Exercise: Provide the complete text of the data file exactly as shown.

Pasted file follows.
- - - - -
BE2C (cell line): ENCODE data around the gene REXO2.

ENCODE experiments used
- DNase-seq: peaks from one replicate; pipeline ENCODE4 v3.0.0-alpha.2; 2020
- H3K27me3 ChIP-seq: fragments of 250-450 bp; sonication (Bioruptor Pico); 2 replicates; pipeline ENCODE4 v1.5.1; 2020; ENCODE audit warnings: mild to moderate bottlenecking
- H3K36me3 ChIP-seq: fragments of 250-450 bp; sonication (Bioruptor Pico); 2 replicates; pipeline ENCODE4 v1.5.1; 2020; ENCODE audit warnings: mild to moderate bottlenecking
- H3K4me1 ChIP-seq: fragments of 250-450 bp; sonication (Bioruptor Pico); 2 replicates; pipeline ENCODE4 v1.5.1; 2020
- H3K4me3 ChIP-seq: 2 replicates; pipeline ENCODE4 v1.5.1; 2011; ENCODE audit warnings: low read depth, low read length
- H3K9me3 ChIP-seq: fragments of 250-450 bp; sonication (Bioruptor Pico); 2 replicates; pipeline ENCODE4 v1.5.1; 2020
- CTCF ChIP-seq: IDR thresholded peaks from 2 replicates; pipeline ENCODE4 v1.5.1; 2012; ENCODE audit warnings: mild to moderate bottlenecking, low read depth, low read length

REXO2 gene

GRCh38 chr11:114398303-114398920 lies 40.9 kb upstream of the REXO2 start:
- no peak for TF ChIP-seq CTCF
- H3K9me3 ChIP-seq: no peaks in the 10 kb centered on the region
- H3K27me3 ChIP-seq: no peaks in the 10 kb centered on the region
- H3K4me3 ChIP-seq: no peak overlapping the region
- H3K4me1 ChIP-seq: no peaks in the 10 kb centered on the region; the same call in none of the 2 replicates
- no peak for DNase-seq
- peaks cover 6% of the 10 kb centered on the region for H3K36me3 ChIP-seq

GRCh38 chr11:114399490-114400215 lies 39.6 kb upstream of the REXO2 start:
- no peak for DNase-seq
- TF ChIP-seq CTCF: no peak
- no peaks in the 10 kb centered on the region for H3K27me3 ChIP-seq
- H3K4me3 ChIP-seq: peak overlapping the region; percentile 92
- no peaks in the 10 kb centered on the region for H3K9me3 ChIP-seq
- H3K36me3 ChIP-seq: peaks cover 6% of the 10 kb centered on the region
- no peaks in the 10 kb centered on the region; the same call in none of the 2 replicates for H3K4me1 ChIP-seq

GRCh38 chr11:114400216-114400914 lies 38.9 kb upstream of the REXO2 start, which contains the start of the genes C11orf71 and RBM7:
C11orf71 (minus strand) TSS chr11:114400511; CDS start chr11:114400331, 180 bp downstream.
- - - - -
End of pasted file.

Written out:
BE2C (cell line): ENCODE data around the gene REXO2.

ENCODE experiments used
- DNase-seq: peaks from one replicate; pipeline ENCODE4 v3.0.0-alpha.2; 2020
- H3K27me3 ChIP-seq: fragments of 250-450 bp; sonication (Bioruptor Pico); 2 replicates; pipeline ENCODE4 v1.5.1; 2020; ENCODE audit warnings: mild to moderate bottlenecking
- H3K36me3 ChIP-seq: fragments of 250-450 bp; sonication (Bioruptor Pico); 2 replicates; pipeline ENCODE4 v1.5.1; 2020; ENCODE audit warnings: mild to moderate bottlenecking
- H3K4me1 ChIP-seq: fragments of 250-450 bp; sonication (Bioruptor Pico); 2 replicates; pipeline ENCODE4 v1.5.1; 2020
- H3K4me3 ChIP-seq: 2 replicates; pipeline ENCODE4 v1.5.1; 2011; ENCODE audit warnings: low read depth, low read length
- H3K9me3 ChIP-seq: fragments of 250-450 bp; sonication (Bioruptor Pico); 2 replicates; pipeline ENCODE4 v1.5.1; 2020
- CTCF ChIP-seq: IDR thresholded peaks from 2 replicates; pipeline ENCODE4 v1.5.1; 2012; ENCODE audit warnings: mild to moderate bottlenecking, low read depth, low read length

REXO2 gene

GRCh38 chr11:114398303-114398920 lies 40.9 kb upstream of the REXO2 start:
- no peak for TF ChIP-seq CTCF
- H3K9me3 ChIP-seq: no peaks in the 10 kb centered on the region
- H3K27me3 ChIP-seq: no peaks in the 10 kb centered on the region
- H3K4me3 ChIP-seq: no peak overlapping the region
- H3K4me1 ChIP-seq: no peaks in the 10 kb centered on the region; the same call in none of the 2 replicates
- no peak for DNase-seq
- peaks cover 6% of the 10 kb centered on the region for H3K36me3 ChIP-seq

GRCh38 chr11:114399490-114400215 lies 39.6 kb upstream of the REXO2 start:
- no peak for DNase-seq
- TF ChIP-seq CTCF: no peak
- no peaks in the 10 kb centered on the region for H3K27me3 ChIP-seq
- H3K4me3 ChIP-seq: peak overlapping the region; percentile 92
- no peaks in the 10 kb centered on the region for H3K9me3 ChIP-seq
- H3K36me3 ChIP-seq: peaks cover 6% of the 10 kb centered on the region
- no peaks in the 10 kb centered on the region; the same call in none of the 2 replicates for H3K4me1 ChIP-seq

GRCh38 chr11:114400216-114400914 lies 38.9 kb upstream of the REXO2 start, which contains the start of the genes C11orf71 and RBM7:
C11orf71 (minus strand) TSS chr11:114400511; CDS start chr11:114400331, 180 bp downstream.